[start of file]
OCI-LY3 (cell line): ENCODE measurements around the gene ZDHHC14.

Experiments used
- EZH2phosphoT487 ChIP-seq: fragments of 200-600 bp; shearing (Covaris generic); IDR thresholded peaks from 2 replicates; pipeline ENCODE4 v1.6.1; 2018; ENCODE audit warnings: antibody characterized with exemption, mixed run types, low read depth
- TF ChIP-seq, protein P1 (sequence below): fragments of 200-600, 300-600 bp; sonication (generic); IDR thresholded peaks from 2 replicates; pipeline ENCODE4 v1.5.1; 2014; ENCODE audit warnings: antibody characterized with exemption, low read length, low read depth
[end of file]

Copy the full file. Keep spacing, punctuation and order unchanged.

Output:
OCI-LY3 (cell line): ENCODE measurements around the gene ZDHHC14.

Experiments used
- EZH2phosphoT487 ChIP-seq: fragments of 200-600 bp; shearing (Covaris generic); IDR thresholded peaks from 2 replicates; pipeline ENCODE4 v1.6.1; 2018; ENCODE audit warnings: antibody characterized with exemption, mixed run types, low read depth
- TF ChIP-seq, protein P1 (sequence below): fragments of 200-600, 300-600 bp; sonication (generic); IDR thresholded peaks from 2 replicates; pipeline ENCODE4 v1.5.1; 2014; ENCODE audit warnings: antibody characterized with exemption, low read length, low read depth